Care Ethics, Service Learning, and Social Change
Educational Methods | Ethics and Political Philosophy | Feminist Philosophy | Higher Education
Feminist skeptics have criticized both service-learning and care ethics as socially conservative. Yet feminist advocates of service-learning find overlap between the goals of Women's Studies classes and service-learning courses, both of which emphasize the relationship between theory and practice. Care ethicists argue that institutionalizing an ethic of care would promote feminist aims. Our experience teaching "Feminism and Families," a course integrating service-learning and care ethics, demonstrates that neither care ethics nor service-learning are inherently socially conservative; both can be used in Women's Studies classrooms to promote such key feminist pedagogical aims as connecting theory and practice, addressing privilege, and helping students understand political change needed to create a society that genuinely cares for all its members.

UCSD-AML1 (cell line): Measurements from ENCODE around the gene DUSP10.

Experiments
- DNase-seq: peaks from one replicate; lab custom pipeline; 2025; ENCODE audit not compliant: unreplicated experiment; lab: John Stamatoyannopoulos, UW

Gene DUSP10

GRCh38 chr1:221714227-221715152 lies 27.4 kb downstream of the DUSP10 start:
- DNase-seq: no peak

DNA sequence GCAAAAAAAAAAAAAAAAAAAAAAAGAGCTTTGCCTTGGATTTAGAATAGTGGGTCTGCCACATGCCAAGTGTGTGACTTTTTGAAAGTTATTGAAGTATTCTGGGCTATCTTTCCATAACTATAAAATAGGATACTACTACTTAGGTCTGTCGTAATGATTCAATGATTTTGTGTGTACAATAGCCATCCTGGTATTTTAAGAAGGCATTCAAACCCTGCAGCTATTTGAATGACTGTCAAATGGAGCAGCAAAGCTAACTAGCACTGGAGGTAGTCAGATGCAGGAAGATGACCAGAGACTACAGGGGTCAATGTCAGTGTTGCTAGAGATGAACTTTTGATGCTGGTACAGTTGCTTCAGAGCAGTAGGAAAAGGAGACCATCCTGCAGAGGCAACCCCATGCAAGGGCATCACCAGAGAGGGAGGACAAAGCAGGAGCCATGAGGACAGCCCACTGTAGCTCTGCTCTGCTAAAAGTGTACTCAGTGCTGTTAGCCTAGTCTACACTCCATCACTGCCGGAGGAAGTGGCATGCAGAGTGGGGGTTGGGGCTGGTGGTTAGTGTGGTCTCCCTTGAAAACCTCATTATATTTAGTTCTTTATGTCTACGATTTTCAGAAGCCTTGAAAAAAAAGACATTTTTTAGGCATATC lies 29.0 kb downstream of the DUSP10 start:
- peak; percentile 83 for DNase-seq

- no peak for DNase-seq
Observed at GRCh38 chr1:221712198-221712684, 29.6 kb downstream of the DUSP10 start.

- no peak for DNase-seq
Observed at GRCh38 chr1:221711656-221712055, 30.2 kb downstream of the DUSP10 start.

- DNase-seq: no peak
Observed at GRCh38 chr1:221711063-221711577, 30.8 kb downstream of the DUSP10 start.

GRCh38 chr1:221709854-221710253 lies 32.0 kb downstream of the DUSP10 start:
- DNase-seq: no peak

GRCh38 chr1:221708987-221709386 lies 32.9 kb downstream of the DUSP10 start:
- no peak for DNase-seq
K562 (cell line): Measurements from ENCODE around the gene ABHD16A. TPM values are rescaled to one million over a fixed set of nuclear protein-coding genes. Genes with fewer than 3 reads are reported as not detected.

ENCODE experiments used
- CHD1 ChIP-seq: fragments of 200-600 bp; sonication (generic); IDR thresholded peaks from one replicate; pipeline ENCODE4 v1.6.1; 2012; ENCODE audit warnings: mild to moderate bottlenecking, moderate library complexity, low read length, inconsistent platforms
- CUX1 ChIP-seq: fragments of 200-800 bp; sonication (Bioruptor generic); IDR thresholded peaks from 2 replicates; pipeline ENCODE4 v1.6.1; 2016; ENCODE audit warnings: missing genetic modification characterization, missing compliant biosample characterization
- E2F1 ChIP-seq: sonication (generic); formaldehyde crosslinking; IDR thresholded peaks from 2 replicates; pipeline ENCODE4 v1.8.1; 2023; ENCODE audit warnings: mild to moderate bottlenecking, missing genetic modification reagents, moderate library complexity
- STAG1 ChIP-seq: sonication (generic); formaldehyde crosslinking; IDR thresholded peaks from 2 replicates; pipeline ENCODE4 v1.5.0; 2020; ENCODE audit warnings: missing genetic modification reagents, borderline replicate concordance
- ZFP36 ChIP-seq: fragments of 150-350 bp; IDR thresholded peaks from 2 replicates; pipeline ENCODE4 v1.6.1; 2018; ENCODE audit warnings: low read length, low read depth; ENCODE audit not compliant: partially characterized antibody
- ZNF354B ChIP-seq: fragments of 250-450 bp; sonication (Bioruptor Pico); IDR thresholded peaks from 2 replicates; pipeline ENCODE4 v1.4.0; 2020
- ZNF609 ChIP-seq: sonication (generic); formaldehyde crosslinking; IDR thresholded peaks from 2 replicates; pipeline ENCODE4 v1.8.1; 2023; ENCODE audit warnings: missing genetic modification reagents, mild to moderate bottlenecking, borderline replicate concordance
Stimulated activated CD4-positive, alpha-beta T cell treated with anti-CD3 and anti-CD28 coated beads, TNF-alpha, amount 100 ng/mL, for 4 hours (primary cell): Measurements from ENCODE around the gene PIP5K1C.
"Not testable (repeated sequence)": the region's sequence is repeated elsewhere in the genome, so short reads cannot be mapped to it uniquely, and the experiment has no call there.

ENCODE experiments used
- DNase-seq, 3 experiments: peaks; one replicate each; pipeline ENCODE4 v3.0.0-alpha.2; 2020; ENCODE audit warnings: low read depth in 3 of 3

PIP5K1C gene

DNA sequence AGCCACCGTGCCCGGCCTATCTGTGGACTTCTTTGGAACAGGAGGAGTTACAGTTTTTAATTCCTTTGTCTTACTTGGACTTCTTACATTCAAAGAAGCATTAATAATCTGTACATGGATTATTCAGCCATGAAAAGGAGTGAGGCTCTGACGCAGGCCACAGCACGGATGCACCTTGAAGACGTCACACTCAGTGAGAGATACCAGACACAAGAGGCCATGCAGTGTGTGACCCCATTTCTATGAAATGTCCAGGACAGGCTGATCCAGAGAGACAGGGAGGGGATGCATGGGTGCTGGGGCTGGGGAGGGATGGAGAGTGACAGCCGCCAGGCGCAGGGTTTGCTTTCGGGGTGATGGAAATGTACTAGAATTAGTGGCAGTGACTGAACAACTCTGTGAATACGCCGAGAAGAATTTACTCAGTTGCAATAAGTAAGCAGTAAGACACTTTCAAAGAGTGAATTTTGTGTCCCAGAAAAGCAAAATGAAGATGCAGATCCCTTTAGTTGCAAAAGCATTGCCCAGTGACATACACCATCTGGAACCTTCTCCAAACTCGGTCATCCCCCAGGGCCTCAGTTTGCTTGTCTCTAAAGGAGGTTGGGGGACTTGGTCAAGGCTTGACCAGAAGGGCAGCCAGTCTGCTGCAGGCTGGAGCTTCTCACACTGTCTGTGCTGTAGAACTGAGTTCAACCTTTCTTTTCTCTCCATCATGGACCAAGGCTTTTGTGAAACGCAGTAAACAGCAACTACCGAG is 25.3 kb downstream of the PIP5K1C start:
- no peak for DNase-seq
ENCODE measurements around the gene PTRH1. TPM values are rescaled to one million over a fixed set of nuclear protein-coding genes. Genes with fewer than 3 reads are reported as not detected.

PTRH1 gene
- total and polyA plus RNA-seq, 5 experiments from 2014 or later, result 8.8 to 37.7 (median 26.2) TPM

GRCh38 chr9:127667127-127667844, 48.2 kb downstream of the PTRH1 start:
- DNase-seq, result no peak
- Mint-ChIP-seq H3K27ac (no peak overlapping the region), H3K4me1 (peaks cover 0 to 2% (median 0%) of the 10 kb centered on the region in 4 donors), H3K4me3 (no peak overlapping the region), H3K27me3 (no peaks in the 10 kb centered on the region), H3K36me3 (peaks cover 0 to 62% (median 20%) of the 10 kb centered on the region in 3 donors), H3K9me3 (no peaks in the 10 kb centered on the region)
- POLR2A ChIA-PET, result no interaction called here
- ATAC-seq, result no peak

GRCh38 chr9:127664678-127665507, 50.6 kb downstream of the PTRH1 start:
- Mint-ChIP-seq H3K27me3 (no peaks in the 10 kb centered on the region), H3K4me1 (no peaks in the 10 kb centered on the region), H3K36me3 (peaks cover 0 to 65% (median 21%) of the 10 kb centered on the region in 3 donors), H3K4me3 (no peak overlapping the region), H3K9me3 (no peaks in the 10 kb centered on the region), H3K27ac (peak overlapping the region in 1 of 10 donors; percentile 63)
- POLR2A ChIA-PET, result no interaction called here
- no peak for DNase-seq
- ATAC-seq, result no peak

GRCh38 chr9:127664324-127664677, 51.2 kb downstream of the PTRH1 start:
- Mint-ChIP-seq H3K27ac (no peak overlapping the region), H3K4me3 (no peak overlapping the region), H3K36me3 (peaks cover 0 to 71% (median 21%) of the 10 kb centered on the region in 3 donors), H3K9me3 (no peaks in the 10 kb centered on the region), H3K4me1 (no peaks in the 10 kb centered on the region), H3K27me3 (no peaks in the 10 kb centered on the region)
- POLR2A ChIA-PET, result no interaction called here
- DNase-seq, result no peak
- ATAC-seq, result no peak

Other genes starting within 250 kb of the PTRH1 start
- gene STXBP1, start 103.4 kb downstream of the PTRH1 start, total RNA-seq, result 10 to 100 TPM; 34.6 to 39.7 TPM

This work is protected by copyright and may be linked to without seeking permission. Permission must be received for subsequent distribution in print or electronically. Please contact email@example.com for more information.
Keller, Jean, Sheila Nelson, and Rachel Wick, 2003. “Care Ethics, Service-Learning, and Social Change.” Michigan Journal of Community Service Learning 10(1): 39–50.